EVENTS | VIEW CALENDAR
Taking a BiTE out of multiple myeloma
INGELHEIM, GermanyŚBoehringer Ingelheim (BI) and Bethesda, Md.-based biopharmaceutical Micromet Inc. have joined forces for the research, development and commercialization of a new BiTE antibody for the treatment of multiple myeloma, a blood cancer disease that is largely incurable.
In the United States, Micromet and BI will jointly co- promote the BiTE antibody with commercial terms commensurate with a profit split, according to the joint company announcement on May 5.
Micromet will be responsible for discovery of the BiTE antibody and will jointly conduct with BI further preclinical studies, while BI will be responsible for all manufacturing activities, clinical development and worldwide commercialization subject to Micromet's co-promotion right in the United States.
Micromet will bear the costs up to a pre- defined amount for its preclinical activities.
During commercialization, Micromet will solely bear the costs for its sales force in the United States. All other costs for research, development, manufacturing and commercialization of the BiTE antibody will be borne by BI.
Under the terms of the agreement, BI will pay Micromet an upfront cash payment of approximately $6.6 million. Micromet is eligible to receive development and regulatory milestone payments of up to approximately $66 million and tiered low double-digit royalties on product sales outside the United States.
Wolfgang Rettig, head of corporate research at BI, says the company recognizes the advantage of combining Micromet's BiTE antibody platform with BI's target identification and development expertise. Kate O'Connor, executive director of public relations at BI's Ridgefield, Conn. facility, says the companies have a "long-standing relationship" on a senior management level.
"The respective projects that resulted in the collaboration represent a perfect fit of BI's interest in developing innovative approaches to target specific biologically relevant structures in the area of multiple myeloma and BI's expertise in the central nervous system research field."
Myeloma is a tumor involving specialized white blood cells in the bone marrow. The cells that are affected are plasma cells, which are our antibody-producing cells. The disease myeloma is called "multiple" since there frequently are multiple patches or areas in bone where tumors or lesions have developed.
The commercial opportunity for treatments for multiple myeloma is reflected in the growing numbers of mostly elderly adults worldwide inflicted with the disease. The American Cancer Society estimates that about 20,580 new cases of multiple myeloma were diagnosed during 2009 in the United States, where the lifetime risk of getting multiple myeloma is one in 161. More than 14,000 new cases a year are expected in the United States alone.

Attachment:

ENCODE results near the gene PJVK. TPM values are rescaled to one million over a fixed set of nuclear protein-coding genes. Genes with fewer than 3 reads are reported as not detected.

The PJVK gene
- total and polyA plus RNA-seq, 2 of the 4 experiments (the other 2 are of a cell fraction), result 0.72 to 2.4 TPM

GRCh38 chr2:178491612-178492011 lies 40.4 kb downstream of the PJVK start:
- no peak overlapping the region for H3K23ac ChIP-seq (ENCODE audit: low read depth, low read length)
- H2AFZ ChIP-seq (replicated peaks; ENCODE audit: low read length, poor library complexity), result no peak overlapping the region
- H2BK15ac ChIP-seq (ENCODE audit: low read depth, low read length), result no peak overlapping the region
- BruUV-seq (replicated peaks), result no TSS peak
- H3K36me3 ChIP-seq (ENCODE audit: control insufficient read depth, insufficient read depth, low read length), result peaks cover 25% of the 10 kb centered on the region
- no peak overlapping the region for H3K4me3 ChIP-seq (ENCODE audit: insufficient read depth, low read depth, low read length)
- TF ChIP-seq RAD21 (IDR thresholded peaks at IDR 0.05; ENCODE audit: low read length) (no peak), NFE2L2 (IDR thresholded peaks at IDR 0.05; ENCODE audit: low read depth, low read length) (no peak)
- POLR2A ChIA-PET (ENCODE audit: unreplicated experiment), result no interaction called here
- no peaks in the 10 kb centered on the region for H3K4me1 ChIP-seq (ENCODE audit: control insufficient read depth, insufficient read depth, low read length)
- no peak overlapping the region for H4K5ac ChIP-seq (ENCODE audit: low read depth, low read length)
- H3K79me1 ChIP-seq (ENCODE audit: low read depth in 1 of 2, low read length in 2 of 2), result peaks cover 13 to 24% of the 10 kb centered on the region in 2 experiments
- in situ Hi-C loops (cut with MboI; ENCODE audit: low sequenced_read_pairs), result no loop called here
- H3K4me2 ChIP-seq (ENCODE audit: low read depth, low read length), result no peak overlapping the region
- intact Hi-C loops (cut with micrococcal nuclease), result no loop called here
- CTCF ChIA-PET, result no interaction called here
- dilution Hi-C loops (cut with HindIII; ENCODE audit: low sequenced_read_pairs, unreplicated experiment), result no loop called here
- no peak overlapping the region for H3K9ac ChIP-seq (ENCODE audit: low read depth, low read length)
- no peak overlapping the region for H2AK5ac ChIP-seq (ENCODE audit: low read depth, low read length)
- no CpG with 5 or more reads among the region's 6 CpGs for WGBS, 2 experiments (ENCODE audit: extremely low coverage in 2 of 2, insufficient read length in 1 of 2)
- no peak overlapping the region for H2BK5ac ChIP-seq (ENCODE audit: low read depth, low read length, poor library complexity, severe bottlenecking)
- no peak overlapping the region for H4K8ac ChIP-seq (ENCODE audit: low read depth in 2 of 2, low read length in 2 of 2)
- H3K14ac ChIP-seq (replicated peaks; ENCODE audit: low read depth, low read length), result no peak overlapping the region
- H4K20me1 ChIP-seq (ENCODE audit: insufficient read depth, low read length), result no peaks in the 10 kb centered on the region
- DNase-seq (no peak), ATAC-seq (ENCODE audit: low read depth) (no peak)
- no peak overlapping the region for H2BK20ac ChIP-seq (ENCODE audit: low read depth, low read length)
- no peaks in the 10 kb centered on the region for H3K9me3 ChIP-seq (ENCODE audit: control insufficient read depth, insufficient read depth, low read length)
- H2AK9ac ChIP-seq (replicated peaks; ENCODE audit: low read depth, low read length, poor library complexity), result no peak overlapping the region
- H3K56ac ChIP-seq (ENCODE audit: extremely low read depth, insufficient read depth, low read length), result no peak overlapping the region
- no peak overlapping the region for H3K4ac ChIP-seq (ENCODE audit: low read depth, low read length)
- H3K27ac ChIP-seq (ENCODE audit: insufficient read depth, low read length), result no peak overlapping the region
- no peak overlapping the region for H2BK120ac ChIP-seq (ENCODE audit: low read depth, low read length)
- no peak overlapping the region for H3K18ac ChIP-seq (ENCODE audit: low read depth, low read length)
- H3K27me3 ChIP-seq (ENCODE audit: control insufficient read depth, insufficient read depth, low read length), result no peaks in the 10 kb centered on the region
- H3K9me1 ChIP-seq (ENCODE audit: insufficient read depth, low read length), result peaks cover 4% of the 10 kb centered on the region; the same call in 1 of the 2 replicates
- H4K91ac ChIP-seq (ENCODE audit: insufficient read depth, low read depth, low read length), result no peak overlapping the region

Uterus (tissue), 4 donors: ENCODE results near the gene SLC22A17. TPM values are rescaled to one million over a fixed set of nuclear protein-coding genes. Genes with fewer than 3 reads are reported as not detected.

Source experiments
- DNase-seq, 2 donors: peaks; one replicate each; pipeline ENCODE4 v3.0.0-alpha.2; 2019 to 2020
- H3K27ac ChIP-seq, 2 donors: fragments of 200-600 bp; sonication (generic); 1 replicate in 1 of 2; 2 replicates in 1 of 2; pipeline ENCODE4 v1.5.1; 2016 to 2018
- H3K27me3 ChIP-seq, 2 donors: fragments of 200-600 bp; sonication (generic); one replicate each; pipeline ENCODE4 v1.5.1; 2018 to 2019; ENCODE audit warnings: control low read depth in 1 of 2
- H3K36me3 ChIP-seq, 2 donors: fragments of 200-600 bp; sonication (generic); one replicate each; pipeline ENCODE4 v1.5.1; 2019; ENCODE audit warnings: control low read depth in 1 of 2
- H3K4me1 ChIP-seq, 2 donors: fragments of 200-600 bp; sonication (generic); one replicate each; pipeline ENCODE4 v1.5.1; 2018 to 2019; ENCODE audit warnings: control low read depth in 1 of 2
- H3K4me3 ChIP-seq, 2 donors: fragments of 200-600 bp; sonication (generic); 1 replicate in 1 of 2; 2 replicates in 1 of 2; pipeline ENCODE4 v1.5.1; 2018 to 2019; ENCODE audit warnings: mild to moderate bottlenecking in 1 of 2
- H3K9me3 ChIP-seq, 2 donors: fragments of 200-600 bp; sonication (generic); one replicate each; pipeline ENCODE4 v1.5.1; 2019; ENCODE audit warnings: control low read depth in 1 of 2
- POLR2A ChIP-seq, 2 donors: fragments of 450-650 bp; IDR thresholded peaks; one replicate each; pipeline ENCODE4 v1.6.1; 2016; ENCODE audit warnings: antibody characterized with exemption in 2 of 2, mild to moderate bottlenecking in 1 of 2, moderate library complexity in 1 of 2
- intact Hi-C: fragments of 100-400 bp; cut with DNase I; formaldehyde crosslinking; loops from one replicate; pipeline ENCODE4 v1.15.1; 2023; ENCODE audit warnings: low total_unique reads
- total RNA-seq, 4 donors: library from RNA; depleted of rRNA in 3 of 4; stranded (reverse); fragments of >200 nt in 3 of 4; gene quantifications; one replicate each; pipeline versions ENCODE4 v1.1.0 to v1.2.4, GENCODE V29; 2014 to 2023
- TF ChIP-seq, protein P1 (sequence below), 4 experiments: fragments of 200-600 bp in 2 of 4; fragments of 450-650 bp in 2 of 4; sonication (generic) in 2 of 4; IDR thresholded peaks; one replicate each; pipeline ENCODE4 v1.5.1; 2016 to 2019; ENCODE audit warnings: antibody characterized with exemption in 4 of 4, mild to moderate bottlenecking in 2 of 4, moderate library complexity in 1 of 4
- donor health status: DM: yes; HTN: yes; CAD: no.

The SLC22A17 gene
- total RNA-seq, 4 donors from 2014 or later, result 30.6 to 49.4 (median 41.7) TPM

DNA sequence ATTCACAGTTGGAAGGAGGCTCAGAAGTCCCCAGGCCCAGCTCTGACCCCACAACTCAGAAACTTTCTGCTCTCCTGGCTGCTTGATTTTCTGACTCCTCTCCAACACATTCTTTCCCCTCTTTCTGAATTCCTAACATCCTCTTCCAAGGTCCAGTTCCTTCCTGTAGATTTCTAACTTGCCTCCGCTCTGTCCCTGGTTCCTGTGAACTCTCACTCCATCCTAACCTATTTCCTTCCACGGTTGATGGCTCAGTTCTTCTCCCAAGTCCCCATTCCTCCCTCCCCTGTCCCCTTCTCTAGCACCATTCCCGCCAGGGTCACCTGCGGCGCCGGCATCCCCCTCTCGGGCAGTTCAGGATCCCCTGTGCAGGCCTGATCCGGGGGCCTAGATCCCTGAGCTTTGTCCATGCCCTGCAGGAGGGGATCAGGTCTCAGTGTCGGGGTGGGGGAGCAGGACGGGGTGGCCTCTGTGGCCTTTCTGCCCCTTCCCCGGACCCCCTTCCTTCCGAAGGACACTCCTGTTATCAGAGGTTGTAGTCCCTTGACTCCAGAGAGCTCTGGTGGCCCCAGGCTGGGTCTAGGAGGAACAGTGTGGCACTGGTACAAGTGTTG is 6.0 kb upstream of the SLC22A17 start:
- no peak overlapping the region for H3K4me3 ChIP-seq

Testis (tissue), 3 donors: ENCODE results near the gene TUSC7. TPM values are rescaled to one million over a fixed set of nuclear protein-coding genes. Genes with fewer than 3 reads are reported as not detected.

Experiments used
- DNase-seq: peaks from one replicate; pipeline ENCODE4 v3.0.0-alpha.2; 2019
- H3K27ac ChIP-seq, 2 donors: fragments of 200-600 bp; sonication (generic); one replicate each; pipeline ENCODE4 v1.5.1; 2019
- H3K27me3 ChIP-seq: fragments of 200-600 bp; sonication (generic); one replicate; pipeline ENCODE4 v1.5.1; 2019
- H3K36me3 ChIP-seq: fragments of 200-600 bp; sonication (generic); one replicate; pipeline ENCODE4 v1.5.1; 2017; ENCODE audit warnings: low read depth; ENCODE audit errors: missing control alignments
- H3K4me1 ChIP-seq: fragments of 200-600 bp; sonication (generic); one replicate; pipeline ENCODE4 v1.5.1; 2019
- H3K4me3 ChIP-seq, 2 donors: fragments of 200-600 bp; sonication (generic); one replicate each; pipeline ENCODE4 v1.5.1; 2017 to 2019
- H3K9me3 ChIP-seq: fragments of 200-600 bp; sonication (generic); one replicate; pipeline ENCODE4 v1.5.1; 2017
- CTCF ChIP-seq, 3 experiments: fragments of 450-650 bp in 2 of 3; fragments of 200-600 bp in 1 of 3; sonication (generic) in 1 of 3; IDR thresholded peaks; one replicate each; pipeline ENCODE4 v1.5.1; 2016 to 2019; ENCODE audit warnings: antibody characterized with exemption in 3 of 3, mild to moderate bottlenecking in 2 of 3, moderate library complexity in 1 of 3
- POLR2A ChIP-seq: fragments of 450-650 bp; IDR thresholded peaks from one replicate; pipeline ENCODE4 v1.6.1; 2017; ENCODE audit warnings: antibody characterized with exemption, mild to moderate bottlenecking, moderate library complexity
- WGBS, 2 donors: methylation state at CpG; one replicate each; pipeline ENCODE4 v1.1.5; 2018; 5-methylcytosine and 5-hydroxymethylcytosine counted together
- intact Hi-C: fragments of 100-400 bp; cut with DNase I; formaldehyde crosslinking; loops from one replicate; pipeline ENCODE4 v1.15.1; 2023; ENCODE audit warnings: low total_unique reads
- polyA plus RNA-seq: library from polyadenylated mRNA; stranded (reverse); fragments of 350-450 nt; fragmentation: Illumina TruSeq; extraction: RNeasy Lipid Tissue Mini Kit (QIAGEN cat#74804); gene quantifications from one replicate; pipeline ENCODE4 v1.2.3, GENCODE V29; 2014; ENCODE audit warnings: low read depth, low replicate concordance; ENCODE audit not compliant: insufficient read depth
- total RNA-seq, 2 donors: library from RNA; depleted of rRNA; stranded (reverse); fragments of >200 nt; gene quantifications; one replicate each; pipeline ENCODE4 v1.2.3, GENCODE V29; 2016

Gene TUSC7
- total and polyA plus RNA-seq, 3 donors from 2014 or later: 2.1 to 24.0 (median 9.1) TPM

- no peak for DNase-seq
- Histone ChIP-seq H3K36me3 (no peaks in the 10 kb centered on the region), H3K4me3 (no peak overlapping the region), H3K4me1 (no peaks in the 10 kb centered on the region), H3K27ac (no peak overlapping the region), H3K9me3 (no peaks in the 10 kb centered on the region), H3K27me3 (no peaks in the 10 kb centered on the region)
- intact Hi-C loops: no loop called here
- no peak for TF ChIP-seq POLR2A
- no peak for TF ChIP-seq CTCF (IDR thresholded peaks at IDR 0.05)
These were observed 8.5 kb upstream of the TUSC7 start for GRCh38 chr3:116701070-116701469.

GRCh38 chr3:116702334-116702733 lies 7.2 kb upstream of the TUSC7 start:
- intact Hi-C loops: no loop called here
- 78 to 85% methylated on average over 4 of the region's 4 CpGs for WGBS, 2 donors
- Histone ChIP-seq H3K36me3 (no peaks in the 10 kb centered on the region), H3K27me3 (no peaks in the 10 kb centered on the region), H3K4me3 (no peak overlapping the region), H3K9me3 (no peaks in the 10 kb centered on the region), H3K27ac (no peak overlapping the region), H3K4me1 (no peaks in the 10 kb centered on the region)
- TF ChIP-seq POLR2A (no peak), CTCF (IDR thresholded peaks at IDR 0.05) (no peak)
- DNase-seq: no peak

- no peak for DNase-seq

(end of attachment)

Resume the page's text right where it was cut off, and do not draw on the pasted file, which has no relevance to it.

Despite recent advances in the treatment of multiple myeloma, the disease remains largely incurable, O'Connor says. While the majority of patients initially respond to treatment, almost all will eventually relapse. The five-year relative survival rate for multiple myeloma is around 35 percent.
BI and Micromet believe BiTE antibodies will help more individuals survive longer since the antibodies are designed to direct the body's cytotoxic, or cell-destroying, T cells against tumor cells, thus representing a new and more powerful therapeutic approach to cancer therapy.
Jennifer Neiman, Micromet's director of corporate communications, says that typically, antibodies cannot engage T cells because T cells lack the appropriate receptors for binding antibodies. However, BiTE antibodies have been shown to bind T cells to tumor cells, ultimately inducing a self-destruction process in the tumor cells referred to as apoptosis or programmed cell death. In the presence of BiTE antibodies, T cells have been demonstrated to serially eliminate tumor cells, which explains the need for BiTE antibodies at very low concentrations, Neiman explains.
The BiTE antibodies actually represent a new class of antibodies that activate the T cells of a patient's immune system to eliminate cancer cells, she said. T cells are considered the most powerful '"killer cells'" of the human immune system.
"We believe that treating multiple myeloma represents a potentially meaningful future revenue stream for the company," Neiman says. "Based on our understanding of the target for this BiTE antibody, we believe that it has the potential to offer an improvement over existing treatment options."
Christian Itin, Micromet's president and CEO, says he is "very pleased to collaborate with Boehringer Ingelheim, an industry leader with a proven track record of successful partnerships."
In line with the strategic importance of hemato- oncology for Micromet, "we have retained U.S. co-promotion rights for this product candidate consistent with our goal of building a commercial hematology franchise in the United States," Itin says.
The deal with BI was timely. In announcing Micromet's financial results for the first quarter ending March 31, 2010, Itin said: "With the proceeds from our recent financing, we are well-positioned to conduct the planned European pivotal study of blinatumomab in patients with acute lymphoblastic leukemia and other studies intended to support its use as a key component of the standard of care in this indication."
"Our new collaboration with Boehringer Ingelheim is an important step toward our goal to develop a hemato-oncology franchise, with now three BiTE antibodies in research and development that have the potential to address the majority of hematological cancers," he now adds.